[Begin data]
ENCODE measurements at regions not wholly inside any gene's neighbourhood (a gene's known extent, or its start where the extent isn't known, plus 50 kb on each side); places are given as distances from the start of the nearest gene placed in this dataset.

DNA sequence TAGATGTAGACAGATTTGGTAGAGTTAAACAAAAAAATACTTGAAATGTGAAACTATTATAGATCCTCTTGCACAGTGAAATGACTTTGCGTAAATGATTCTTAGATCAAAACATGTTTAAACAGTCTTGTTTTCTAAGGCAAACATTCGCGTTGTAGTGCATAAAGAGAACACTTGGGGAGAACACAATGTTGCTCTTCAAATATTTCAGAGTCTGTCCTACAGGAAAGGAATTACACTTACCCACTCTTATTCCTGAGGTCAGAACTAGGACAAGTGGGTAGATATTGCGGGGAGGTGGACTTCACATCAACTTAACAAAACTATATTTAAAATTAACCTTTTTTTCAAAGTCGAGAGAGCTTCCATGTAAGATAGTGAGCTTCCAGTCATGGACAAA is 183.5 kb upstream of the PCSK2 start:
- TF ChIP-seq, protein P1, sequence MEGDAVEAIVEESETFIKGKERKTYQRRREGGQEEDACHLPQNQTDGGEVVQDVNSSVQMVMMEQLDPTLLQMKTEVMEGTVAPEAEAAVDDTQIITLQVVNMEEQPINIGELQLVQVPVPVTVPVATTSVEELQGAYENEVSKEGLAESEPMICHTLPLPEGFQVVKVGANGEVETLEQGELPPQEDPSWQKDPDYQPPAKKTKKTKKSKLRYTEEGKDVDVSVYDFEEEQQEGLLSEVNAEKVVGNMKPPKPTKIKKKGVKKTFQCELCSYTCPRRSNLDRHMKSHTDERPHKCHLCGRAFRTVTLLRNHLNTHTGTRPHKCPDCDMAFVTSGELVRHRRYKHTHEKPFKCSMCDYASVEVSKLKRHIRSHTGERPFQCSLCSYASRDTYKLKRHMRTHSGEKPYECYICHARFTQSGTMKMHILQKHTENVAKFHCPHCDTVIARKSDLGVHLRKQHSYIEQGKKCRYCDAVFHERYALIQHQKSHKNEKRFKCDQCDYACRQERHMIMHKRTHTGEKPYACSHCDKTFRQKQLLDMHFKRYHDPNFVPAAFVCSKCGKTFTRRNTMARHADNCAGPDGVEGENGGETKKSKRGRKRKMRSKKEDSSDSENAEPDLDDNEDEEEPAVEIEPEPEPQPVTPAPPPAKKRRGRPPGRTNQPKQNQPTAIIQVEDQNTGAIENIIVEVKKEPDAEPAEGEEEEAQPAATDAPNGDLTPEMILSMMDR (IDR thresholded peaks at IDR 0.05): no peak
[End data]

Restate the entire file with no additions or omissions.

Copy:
ENCODE measurements at regions not wholly inside any gene's neighbourhood (a gene's known extent, or its start where the extent isn't known, plus 50 kb on each side); places are given as distances from the start of the nearest gene placed in this dataset.

DNA sequence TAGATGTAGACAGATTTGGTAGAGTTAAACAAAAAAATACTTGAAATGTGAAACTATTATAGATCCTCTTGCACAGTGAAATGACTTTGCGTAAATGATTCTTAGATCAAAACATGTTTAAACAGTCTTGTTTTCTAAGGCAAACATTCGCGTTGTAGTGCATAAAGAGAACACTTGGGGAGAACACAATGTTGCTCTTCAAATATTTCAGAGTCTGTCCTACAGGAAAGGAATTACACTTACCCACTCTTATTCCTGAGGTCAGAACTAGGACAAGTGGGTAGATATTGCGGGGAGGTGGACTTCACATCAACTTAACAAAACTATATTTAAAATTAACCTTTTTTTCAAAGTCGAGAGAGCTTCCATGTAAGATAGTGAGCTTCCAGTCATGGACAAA is 183.5 kb upstream of the PCSK2 start:
- TF ChIP-seq, protein P1, sequence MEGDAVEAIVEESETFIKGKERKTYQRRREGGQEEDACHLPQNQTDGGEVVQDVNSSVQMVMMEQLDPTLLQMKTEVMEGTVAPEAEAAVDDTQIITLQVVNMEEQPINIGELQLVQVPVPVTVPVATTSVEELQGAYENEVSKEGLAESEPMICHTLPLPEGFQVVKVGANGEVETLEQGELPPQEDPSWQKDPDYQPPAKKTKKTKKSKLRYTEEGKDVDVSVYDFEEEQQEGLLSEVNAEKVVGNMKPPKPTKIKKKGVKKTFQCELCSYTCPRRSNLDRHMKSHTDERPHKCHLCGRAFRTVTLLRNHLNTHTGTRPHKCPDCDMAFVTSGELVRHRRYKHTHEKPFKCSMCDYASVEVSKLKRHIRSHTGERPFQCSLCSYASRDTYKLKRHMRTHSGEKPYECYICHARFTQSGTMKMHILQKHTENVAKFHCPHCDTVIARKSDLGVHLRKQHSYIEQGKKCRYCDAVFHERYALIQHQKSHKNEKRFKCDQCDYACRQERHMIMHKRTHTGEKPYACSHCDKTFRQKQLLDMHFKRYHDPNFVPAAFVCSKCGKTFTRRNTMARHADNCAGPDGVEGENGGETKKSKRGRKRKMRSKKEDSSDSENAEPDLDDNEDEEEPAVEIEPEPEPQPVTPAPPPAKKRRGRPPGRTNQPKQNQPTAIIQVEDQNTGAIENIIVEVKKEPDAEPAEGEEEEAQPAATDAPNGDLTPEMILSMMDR (IDR thresholded peaks at IDR 0.05): no peak